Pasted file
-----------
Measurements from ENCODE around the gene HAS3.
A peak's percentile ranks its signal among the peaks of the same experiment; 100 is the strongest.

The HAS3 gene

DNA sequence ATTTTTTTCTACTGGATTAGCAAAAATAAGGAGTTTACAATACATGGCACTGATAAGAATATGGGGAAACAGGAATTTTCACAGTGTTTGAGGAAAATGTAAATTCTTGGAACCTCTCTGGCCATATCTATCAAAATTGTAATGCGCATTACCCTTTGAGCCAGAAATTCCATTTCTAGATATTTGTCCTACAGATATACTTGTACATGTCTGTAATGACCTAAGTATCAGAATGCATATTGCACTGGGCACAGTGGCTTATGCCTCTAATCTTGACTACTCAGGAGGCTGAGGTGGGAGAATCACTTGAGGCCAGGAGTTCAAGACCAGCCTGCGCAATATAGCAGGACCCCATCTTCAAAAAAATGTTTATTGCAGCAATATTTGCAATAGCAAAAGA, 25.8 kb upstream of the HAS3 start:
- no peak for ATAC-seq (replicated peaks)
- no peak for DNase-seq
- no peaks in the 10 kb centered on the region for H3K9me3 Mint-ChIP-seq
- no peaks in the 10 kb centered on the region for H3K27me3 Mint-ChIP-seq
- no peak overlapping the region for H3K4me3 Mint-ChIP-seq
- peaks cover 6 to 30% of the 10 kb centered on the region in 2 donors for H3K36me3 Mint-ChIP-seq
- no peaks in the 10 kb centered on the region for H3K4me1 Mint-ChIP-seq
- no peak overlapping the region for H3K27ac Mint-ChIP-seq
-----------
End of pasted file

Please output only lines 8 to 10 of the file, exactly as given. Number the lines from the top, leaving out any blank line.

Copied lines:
- no peaks in the 10 kb centered on the region for H3K27me3 Mint-ChIP-seq
- no peak overlapping the region for H3K4me3 Mint-ChIP-seq
- peaks cover 6 to 30% of the 10 kb centered on the region in 2 donors for H3K36me3 Mint-ChIP-seq